· By Dr. Kaushal M. Kulkarni, M.D.
What Your Eyes Say About Your Health Overall
Thanks to the famous adage, we know the eyes can be a window into the soul. But perhaps more importantly, the eyes can act as a window into your body’s most vital organs and systems, often hinting that something is wrong long before any other signs or symptoms.
In this article, we zero in on what the state of your eyes can reveal about the state of your overall health, including your heart health, brain health, and even mental health.
What Your Eyes Say About Your Health
“The eyes look, but the brain sees.” The brain is responsible for taking visual information sent by the eyes and putting it into a picture you can understand. Without proper brain health, our vision can suffer.
Abrupt loss of vision could be a sign that blood has stopped flowing to your eyes or brain. This situation requires immediate medical attention, even if vision returns after a few moments, as it could be an early warning sign of a stroke.
Recent studies even reveal a link between our eye health and Alzheimer’s Disease. In a study done in the UK, 120 elderly subjects received retinal scans. Twenty-five percent of the subjects with diagnosed Alzheimer’s had hard drusen (yellow deposits of fat and calcium) present in the back of the eye. Meanwhile, just 4% of subjects without Alzheimer’s had hard drusen.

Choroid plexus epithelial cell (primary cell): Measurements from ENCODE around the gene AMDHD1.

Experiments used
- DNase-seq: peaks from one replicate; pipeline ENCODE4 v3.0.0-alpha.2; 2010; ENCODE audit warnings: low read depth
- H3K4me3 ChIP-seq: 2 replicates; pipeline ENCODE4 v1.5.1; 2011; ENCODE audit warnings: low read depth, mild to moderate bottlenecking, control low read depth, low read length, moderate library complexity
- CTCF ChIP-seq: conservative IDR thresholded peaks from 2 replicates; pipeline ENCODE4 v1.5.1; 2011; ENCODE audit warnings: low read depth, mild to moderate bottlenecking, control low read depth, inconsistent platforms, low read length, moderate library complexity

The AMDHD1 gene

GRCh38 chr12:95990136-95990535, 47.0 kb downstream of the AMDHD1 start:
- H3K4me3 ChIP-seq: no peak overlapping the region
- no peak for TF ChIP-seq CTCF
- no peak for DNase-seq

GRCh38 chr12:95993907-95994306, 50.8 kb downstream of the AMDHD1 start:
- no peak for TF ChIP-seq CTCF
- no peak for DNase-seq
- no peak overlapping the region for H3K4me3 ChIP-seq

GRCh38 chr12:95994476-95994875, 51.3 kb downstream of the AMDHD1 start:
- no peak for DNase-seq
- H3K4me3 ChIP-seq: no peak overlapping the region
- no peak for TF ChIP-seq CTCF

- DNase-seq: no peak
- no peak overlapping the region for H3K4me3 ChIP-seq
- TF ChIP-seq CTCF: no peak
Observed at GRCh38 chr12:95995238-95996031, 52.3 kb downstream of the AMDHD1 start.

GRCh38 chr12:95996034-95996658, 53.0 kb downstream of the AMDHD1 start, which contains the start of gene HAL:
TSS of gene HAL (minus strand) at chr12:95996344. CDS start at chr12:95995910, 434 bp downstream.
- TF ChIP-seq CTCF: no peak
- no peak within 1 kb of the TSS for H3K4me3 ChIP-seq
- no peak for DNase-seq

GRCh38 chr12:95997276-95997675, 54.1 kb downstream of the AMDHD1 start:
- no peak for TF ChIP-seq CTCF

The eyes are dependent upon the cardiovascular system for blood flow and oxygen, so it should come as no surprise that the eyes can offer one of the first signs that the heart is in trouble.
During a routine eye exam, an eye care professional will look into the back of the eye at the retina. If the retina reveals hypertensive retinopathy – damaged and/or leaking blood vessels – then it is a sign that the patient has high blood pressure. When left untreated, high blood pressure could lead to heart disease, strokes, or a heart attack.
Similarly, you or your ophthalmologist may notice a white ring that has formed around the corneal arcus, better known as the iris. When cholesterol or triglyceride levels get too high, this ring of fat deposits appears on the cornea. Though this same symptom is completely normal in aging adults and is mostly harmless, it is best to get any white ring looked at by an eye doctor. If it does indicate high cholesterol, then leaving it untreated could lead to an increased risk of stroke or heart attack.
When your skin and the whites of your eyes turn yellow, it’s called jaundice and it can be a frightening sight. Yellowing eyes are the result of too much bilirubin in your blood, a sign that your liver is not working properly. The liver can be affected by cancer, a bad diet, chronic alcohol abuse, or an infection like hepatitis.
In most cases, blurred vision is simply a sign you need glasses or contact lenses. But blurred vision can also signify diabetes or too much sugar in the blood. In fact, a 2014 study found that as many as 73% of diabetic patients experience blurry vision. Your ophthalmologist will be able to take a closer look at your retina to tell the difference.
Unmanaged or untreated diabetes can lead to diabetic retinopathy, in which the eye’s blood vessels leak blood and fluid. This serious condition can lead to blurred vision, night blindness, and distorted peripheral vision. Diabetics are also two to four times more prone to cataracts, glaucoma, refractive changes, and chronic inflammation of the eyelids.